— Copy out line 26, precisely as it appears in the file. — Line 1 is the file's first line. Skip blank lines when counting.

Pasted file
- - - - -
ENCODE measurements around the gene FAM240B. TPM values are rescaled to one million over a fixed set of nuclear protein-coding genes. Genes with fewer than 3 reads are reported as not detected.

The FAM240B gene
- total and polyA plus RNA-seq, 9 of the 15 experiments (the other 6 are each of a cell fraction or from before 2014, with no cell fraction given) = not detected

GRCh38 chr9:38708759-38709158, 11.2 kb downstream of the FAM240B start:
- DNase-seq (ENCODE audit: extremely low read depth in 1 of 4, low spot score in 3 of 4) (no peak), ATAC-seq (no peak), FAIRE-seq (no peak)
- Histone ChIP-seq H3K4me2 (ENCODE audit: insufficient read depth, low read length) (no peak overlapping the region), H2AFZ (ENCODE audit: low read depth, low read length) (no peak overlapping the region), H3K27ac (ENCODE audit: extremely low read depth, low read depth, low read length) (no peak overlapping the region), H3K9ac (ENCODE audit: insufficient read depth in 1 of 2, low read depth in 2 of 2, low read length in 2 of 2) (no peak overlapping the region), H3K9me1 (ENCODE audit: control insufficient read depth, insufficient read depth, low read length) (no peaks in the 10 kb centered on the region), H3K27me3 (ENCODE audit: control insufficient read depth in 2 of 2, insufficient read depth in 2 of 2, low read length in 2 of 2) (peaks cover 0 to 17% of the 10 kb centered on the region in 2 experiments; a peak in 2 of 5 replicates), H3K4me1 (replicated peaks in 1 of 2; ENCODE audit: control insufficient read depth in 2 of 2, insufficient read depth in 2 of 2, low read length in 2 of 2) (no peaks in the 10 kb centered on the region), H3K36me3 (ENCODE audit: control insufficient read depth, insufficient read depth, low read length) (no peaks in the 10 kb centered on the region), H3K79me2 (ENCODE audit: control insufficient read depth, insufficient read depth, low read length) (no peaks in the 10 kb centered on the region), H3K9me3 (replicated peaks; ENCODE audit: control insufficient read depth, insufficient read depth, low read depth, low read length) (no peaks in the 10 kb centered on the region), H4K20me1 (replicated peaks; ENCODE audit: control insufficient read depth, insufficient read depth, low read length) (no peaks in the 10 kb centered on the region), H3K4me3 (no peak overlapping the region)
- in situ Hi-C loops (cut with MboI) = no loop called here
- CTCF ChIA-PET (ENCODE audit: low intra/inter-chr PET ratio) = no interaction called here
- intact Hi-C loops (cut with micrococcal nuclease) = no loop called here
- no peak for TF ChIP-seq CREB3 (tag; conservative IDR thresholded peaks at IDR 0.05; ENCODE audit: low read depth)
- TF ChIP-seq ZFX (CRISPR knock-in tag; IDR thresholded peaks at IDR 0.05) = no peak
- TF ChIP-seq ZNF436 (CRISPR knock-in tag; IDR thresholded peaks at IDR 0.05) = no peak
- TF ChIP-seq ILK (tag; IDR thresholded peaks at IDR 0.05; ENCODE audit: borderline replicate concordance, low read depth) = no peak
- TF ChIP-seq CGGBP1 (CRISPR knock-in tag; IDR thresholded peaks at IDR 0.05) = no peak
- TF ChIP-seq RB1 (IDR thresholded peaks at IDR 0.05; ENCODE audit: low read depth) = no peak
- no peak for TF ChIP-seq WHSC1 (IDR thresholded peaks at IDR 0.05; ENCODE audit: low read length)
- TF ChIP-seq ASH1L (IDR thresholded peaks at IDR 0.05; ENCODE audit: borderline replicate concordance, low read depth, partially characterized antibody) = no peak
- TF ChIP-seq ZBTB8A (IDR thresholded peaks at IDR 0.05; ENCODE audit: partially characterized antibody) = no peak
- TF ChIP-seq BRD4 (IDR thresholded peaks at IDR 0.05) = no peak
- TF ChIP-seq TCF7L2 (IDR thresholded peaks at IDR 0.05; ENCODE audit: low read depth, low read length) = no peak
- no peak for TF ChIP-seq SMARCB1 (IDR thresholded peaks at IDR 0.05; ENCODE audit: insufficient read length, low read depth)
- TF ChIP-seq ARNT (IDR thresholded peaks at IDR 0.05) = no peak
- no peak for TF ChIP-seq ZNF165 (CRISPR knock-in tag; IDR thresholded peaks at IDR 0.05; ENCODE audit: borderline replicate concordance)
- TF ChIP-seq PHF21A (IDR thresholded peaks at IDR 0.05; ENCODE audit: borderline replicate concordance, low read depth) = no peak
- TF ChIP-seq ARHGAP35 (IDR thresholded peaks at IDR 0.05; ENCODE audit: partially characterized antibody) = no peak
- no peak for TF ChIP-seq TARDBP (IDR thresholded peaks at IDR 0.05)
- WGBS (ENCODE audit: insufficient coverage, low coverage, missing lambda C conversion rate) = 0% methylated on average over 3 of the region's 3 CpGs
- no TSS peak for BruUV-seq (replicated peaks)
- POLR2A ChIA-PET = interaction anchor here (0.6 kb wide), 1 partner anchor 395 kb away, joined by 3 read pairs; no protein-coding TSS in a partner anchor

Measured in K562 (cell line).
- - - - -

- no peak for TF ChIP-seq TARDBP (IDR thresholded peaks at IDR 0.05)